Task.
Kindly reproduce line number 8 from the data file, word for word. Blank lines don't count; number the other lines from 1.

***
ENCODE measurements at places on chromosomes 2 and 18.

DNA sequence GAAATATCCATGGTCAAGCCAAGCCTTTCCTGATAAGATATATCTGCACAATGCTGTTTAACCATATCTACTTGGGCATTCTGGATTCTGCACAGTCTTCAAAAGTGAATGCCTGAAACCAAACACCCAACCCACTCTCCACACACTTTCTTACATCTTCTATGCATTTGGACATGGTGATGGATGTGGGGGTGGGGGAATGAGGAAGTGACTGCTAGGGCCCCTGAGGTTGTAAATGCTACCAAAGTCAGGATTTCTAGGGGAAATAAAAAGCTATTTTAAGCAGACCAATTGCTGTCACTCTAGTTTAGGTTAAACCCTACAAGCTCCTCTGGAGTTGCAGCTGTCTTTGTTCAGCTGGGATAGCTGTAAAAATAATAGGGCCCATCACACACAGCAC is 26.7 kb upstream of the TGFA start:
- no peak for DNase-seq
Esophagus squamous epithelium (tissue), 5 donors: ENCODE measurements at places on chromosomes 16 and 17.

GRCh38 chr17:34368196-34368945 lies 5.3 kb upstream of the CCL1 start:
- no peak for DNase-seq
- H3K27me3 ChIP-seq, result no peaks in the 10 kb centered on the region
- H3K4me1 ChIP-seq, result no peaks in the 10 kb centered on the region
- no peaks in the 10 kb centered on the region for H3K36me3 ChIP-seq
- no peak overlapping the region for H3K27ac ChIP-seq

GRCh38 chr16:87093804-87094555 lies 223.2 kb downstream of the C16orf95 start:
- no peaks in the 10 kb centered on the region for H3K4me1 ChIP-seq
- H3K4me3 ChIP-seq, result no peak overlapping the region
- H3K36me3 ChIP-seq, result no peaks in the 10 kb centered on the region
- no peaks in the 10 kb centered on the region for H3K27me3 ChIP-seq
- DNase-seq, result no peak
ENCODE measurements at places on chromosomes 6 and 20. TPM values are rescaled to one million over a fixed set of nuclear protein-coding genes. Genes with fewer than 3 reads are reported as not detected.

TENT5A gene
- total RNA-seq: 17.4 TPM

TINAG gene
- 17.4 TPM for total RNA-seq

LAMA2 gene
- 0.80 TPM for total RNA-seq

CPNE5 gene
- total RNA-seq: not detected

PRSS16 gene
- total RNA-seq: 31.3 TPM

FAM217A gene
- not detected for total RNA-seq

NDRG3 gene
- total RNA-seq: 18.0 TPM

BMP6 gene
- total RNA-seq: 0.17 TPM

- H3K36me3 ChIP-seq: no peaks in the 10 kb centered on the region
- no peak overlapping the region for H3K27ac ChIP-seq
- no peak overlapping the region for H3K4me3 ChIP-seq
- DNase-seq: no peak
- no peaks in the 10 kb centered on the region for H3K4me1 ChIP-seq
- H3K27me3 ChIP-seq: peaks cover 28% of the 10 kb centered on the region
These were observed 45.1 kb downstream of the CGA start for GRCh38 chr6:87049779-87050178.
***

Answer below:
- H3K4me1 ChIP-seq, result no peaks in the 10 kb centered on the region